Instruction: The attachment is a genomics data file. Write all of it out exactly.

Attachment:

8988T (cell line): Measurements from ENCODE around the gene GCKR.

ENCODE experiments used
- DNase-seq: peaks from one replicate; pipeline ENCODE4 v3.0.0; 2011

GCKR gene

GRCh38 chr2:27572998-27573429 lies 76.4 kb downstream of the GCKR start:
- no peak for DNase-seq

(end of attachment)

8988T (cell line): Measurements from ENCODE around the gene GCKR.

ENCODE experiments used
- DNase-seq: peaks from one replicate; pipeline ENCODE4 v3.0.0; 2011

GCKR gene

GRCh38 chr2:27572998-27573429 lies 76.4 kb downstream of the GCKR start:
- no peak for DNase-seq